After completing my Masters degree, I worked as a Research Associate at AIT on a “Capacity Development for Clean Development Mechanism (CD4CDM)” project funded by UNEP. As a Research Associate, I initiated and prepared capacity development guidelines and an implementation plan for Vietnam, Cambodia and Philippines. I also organized a regional CDM workshop for Cambodian, Vietnamese and the Philippine government officials.
I received four PhD scholarship offers, before finally choosing University of Southern Queensland (USQ), Australia. My PhD project focussed on the dynamism of reforestation activities in the face of carbon trading. In my PhD, I undertook modelling for optimal spacing level (density) for spotted gum plantations; estimated the optimal rotation age of plantation incorporating the three dominant greenhouse gases (CO2, CH4 and N2O) and tangible benefits; and compared the net present values of three highly competitive land use systems (peanut-maize cropping, pasture and plantation) including these three GHGs and tangible benefits. I used RothC, CAMFor, Excel, SPSS, STATISTICA and ForecastXTM software for my PhD. I have published one book, 7 international journal papers and 5 conference papers from my PhD.
I have worked in the areas of economics, agriculture, forestry, water, food, NRM, and carbon accounting and modelling research for over 20 years in three different countries (Nepal, Thailand and Australia) and have developed an extensive knowledge and skills in these areas. This is reflected in my research projects, and 90 publications including two books in the last 7 year. Key projects include: (1) An analysis of socioeconomic impacts of climate change on forested regions in Australia; (2) Greenhouse gas (GHG) and water saving implications of new irrigation technology; (3) An assessment of REDD+ governance quality; (4) An assessment of different land use systems including carbon values; (5) An assessment of GHG emissions from 23 vegetables, cotton, rice, peanut, pasture and plantation industries; (6) An analysis of whether agriculture should be included in an emissions trading system; (7) An analysis of Australia’s Carbon Pollution Reduction Scheme; (8) Tradeoffs between energy and water in enhancing food security; (9) Analysis of anthropogenic GHG emissions status of Annex I countries; (10) An analysis of whether adoption of zero tillage reduces GHG emissions; (11) Reassessment of the profitability of the irrigation industry including water and GHG values; and (12) An assessment of soil carbon amount in different land use systems. I have published several papers from these projects in peer reviewed international journals. I am a “Research Active Researcher” (RA2, the highest category), determined by the USQ criteria based on research grants, PhD supervision and publications.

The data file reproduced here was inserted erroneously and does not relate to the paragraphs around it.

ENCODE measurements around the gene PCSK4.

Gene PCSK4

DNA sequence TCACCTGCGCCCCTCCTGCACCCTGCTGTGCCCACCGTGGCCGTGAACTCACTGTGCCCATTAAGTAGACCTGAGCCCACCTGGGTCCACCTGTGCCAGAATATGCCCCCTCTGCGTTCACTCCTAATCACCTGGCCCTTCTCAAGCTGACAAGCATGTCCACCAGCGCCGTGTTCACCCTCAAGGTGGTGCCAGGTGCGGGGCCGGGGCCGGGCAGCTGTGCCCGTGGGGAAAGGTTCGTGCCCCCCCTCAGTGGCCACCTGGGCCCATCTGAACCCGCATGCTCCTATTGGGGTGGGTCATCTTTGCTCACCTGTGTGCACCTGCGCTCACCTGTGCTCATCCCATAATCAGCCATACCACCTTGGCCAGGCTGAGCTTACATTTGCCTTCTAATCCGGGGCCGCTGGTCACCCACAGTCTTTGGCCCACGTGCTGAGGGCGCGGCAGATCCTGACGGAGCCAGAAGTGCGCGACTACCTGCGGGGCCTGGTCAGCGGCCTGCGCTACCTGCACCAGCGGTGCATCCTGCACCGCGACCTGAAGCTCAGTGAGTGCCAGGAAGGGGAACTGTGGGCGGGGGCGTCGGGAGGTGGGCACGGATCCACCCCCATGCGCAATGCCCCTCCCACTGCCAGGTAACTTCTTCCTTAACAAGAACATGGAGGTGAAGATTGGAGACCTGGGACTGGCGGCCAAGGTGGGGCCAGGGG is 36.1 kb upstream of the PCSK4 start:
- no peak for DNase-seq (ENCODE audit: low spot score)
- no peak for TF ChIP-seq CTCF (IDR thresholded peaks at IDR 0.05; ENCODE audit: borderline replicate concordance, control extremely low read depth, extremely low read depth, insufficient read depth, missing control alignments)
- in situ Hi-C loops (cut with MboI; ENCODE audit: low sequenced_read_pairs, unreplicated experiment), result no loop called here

Currently, I have been working as the Deputy Director (Operations) at Australian Centre for Sustainable Catchments (ACSC) at USQ. My role is to: (1) co-ordinate and maintain strong relationships with ACSC staff, community organisations and industry partners; (2) manage and supervise postgraduate students; (3) develop grant applications for climate change adaptations and mitigations research; and (4) conduct research and publish the findings. I am highly successful in my roles and responsibility. As a result, since 2010, ACSC’s external income has increased tenfold.
Currently, I am also a visiting professor for the Chinese Academy of Sciences (Lanzhou), where I need to teach research methodology. I am also involved with the UN (FAO) REDD+ Expert Group on forest governance data collection.